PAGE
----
5 ways to deal with a toxic work environment.

Hate your day job so much that you want out? We might just have the fix for you.

Sankar Pillai
October 29, 2019

If the very thought of hitting office for the daily grind makes you sick, it might just be time to gather your thoughts and take a call on addressing the issue promptly. Reams have been written about the adverse effects that toxic work environments might have on workers and there are enough statistics to tell you that this is not a healthy trend. Bosses that micromanage, coworkers who are not averse to smiling at you and stabbing you in the back can be a dampener to put it mildly.

So, take a call on when how much is too much. Our pointers may just tell you when.

  1. Know when to quit

It’s true that many have the option to just up it and leave, but don’t. A fear of the unknown and the apprehensions of not landing a satisfying job are all part and parcel of being in the comfort zone. Free yourselves of these shackles, come to grips with the fact that your current job sucks and you stand a chance to make a wise call to just move on.

  1. Rally like-minded colleagues

It’s good to go down memory lane and pick a few pointers on building a coterie and getting like-minded friends to watch your back and keep you in the know when things happen to go south. Mirror the culture in office and have a circle of friends who can keep you informed of management changes that could cause an upheaval in your daily work cycle. Some of those friends may be prone to backstabbing, but you should be competent enough to understand the adage of keeping your friends close and your enemies closer.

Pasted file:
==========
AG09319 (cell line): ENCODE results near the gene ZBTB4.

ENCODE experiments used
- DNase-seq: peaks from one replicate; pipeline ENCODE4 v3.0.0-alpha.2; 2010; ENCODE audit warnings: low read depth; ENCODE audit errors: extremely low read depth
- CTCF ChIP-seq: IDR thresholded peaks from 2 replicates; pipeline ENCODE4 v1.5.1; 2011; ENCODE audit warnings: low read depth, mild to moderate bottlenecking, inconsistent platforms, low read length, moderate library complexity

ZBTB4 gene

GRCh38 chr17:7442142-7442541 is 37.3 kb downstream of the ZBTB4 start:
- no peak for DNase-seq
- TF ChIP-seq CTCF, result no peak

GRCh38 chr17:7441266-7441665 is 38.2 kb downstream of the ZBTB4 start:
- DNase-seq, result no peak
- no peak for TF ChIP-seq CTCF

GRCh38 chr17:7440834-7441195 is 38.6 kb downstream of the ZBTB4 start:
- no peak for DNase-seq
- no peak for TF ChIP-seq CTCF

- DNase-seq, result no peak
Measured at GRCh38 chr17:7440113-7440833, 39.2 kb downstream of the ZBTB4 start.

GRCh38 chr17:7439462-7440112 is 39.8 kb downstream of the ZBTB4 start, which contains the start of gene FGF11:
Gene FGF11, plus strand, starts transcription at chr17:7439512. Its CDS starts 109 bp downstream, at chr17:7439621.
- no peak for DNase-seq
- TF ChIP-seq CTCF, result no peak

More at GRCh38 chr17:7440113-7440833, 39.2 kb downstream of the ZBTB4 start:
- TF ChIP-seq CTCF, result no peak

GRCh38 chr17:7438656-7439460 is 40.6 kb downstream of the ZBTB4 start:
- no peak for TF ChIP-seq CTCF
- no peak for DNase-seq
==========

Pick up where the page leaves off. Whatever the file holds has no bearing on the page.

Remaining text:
1. It’s not personal, or is it?

Management styles are usually supposed to be impartial in keeping with corporate culture but it is human nature to take things personally sometimes. If your boss has a pet peeve and that happens to be you, there is nothing much that you may be able to do if your boss takes a dig at you every once in a while. At the same time, if things start becoming personal, have a honest one-to-one with your boss and sort out the issue at hand. If you feel you have not been given adequate ear, it might be wise to approach HR.

  1. Maintain a work calendar

It may be a good idea to back up your claims at being proficient at your job by documenting anything and everything that you do related to work projects on the job. It may be a good alibi to fall back on, in case there are fingers raised by backstabbing colleagues and disgruntled bosses who have concerns about your work ethic. At any given point in time if there is cause for escalation and you are called upon by management or HR to show proof you may just have sufficient points thanks to the documentation that you have done (saving work related emails, creating folders for projects that have been undertaken successfully at the workplace with client testimonials etc.) that when it comes to matters related to execution of work and showing integrity towards your job, your conscience is in the clear, and management is in the know.

  1. Steer clear of office gossip

It’s a nice feeling being part of a clique and swapping office rumours with your besties at the workplace. But what you may not realise is you are slowly being pulled under by the dark web of rumour mongering. The rumours you discuss and help spread may also come back to haunt you some day. In fact this might exactly be the reason why you are feeling as miserable as you are at the workplace right now and reading this column for tips. Steer clear of office gossip and you still have a chance to turn things around and get the office to see things your way.

Have a clearer perspective on how you need to tackle that toxic environment at the workplace now? Remember, excellent job opportunities exist all around you, it’s your call to bite the bit and run with it and explore new pastures. Getthat.com offers hundreds of exciting avenues to explore new vistas.

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